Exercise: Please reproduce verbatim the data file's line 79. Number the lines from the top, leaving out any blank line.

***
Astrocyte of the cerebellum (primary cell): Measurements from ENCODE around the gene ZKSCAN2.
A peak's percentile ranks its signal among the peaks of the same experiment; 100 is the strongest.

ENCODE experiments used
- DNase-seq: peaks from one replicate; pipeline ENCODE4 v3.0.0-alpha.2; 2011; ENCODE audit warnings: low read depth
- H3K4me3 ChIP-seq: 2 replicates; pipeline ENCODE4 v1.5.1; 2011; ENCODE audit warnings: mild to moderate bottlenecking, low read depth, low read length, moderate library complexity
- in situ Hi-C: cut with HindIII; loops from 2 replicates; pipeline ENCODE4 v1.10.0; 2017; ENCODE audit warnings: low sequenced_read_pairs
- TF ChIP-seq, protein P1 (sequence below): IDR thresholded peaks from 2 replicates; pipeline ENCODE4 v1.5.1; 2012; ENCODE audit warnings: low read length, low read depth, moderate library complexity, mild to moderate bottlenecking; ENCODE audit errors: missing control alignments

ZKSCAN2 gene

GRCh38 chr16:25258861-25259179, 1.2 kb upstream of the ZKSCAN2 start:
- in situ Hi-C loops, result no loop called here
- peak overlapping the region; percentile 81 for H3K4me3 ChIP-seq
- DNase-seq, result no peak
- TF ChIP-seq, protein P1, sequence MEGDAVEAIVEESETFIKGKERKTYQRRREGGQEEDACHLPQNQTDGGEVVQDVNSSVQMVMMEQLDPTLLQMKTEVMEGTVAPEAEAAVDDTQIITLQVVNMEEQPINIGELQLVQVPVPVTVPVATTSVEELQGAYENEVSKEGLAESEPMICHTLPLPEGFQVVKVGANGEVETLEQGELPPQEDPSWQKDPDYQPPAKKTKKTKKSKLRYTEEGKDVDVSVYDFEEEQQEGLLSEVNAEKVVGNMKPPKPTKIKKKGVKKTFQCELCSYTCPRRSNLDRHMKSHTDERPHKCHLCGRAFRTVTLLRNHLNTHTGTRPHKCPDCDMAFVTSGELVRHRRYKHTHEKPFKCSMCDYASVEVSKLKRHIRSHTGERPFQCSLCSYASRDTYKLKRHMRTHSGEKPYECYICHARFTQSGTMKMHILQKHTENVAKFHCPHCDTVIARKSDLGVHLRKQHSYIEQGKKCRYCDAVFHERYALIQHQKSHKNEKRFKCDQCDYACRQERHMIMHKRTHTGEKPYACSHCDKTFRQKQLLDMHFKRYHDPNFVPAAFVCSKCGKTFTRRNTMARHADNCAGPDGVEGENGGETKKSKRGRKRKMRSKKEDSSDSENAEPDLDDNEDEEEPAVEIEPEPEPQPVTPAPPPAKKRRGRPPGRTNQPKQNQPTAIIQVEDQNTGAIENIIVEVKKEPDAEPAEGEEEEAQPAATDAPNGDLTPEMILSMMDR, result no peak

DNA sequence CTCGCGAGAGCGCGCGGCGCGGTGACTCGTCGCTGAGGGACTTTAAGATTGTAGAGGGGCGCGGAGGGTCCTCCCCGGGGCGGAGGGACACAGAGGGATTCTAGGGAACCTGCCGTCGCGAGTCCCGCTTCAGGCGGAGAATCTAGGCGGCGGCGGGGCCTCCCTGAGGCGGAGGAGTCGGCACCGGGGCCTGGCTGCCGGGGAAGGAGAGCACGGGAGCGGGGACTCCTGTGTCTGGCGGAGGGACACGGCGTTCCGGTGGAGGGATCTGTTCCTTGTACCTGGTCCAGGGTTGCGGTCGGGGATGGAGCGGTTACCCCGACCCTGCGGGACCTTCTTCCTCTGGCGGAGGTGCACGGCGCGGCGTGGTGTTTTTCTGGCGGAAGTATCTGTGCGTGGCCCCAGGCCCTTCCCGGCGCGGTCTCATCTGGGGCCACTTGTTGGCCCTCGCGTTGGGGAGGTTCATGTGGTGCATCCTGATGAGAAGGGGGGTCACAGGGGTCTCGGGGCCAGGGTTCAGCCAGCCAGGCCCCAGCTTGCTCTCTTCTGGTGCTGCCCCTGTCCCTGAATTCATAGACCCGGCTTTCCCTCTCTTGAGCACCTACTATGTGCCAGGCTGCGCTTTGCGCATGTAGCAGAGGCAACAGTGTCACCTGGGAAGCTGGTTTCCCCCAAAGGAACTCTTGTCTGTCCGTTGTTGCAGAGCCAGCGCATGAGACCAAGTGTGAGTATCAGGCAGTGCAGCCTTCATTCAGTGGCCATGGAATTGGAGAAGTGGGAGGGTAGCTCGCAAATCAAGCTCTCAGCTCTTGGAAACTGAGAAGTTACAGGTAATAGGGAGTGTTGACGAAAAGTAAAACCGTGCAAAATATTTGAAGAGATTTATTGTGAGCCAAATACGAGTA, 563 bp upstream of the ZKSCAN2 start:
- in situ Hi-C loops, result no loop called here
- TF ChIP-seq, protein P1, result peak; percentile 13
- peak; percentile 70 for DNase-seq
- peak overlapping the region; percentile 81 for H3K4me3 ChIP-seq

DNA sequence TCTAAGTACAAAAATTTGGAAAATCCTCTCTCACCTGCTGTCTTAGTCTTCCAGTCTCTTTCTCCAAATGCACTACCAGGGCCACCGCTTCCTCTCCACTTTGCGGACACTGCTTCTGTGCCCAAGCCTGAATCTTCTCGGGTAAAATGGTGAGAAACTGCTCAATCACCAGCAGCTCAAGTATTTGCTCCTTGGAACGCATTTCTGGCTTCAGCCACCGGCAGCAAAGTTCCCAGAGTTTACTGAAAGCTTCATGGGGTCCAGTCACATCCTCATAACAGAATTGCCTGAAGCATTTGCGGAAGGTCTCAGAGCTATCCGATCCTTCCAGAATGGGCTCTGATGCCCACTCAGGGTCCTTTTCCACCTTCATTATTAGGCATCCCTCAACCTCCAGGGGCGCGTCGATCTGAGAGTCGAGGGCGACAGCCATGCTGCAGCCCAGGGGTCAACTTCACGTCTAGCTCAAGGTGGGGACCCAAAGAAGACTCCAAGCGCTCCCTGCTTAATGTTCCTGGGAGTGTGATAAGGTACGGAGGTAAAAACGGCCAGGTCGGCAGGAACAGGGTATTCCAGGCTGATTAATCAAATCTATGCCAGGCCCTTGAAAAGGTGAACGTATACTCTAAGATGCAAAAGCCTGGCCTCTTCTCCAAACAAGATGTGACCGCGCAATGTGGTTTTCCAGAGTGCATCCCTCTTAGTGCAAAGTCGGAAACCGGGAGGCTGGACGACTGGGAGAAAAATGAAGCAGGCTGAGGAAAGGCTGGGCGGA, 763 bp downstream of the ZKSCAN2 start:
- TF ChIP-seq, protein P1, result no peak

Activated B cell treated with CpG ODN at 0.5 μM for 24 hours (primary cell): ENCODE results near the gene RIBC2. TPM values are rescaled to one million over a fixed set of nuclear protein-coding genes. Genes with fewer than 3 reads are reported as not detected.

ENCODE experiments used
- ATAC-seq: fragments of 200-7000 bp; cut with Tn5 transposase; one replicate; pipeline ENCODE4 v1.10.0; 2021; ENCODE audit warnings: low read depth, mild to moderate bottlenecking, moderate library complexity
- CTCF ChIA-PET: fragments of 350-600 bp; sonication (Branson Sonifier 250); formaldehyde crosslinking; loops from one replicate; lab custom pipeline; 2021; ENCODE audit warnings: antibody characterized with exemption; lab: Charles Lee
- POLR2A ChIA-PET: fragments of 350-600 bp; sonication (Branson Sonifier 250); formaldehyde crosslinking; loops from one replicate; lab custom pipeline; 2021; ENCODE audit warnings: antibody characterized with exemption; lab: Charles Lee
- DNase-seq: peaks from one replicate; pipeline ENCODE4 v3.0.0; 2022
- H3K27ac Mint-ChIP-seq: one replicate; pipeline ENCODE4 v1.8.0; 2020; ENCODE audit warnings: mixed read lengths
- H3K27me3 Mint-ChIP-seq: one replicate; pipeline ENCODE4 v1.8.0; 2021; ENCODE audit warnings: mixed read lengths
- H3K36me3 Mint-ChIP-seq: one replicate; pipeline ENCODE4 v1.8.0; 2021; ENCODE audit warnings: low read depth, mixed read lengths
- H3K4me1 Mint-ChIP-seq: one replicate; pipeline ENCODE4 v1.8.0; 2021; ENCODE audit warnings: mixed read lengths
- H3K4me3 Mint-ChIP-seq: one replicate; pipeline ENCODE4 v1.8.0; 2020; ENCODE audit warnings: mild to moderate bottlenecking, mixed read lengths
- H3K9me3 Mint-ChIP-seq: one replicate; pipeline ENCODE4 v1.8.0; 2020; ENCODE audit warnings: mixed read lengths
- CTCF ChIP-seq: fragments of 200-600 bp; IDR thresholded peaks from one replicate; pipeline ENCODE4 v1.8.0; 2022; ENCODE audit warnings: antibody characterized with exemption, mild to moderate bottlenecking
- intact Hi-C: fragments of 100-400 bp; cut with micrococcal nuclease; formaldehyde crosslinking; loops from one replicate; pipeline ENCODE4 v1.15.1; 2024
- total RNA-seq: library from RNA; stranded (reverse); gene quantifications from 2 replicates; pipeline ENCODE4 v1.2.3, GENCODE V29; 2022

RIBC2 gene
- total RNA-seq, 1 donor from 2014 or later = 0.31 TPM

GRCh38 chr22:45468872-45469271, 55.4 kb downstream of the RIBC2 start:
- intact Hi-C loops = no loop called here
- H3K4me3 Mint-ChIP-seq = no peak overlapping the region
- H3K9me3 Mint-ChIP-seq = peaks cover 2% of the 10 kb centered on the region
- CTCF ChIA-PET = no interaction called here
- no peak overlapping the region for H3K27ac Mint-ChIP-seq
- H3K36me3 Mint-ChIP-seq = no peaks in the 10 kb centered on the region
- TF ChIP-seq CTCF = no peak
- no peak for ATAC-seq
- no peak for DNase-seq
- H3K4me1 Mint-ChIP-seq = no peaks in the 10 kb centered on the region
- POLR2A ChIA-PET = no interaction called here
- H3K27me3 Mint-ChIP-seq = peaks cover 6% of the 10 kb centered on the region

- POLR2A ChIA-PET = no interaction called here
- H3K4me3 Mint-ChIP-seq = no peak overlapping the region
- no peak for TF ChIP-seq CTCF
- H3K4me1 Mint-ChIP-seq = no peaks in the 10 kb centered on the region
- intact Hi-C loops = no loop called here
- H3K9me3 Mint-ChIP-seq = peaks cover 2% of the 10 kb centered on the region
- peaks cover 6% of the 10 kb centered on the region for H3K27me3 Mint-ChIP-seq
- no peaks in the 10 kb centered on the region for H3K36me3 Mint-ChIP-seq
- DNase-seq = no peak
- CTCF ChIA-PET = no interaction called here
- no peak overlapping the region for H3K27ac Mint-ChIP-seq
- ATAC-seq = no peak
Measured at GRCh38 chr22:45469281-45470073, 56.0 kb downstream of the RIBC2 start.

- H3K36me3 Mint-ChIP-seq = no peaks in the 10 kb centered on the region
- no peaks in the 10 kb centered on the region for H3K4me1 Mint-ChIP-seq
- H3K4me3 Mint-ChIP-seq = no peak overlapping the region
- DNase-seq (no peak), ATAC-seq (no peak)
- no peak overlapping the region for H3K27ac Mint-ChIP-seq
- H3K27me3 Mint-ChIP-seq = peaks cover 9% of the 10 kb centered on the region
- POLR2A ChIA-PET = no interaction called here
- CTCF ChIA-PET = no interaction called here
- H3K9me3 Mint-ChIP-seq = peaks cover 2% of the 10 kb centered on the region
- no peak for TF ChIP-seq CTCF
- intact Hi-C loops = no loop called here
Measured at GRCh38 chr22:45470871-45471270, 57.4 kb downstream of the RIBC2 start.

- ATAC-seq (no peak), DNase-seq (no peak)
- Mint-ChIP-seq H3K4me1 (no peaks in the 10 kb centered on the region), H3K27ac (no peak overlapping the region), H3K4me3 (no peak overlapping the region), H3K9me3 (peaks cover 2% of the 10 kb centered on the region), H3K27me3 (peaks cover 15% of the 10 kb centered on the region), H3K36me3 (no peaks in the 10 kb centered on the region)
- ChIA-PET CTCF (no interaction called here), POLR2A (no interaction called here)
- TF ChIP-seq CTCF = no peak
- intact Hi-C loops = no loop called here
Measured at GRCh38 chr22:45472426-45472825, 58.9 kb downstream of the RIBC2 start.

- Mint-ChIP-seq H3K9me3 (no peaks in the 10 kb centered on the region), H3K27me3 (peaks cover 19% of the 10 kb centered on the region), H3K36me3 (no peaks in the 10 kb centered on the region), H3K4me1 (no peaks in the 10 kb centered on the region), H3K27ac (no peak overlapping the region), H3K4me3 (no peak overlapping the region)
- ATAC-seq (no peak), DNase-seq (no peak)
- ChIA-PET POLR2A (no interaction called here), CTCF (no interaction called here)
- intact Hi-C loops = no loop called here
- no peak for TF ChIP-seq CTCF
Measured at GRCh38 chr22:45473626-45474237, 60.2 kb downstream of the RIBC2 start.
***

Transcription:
- TF ChIP-seq CTCF = no peak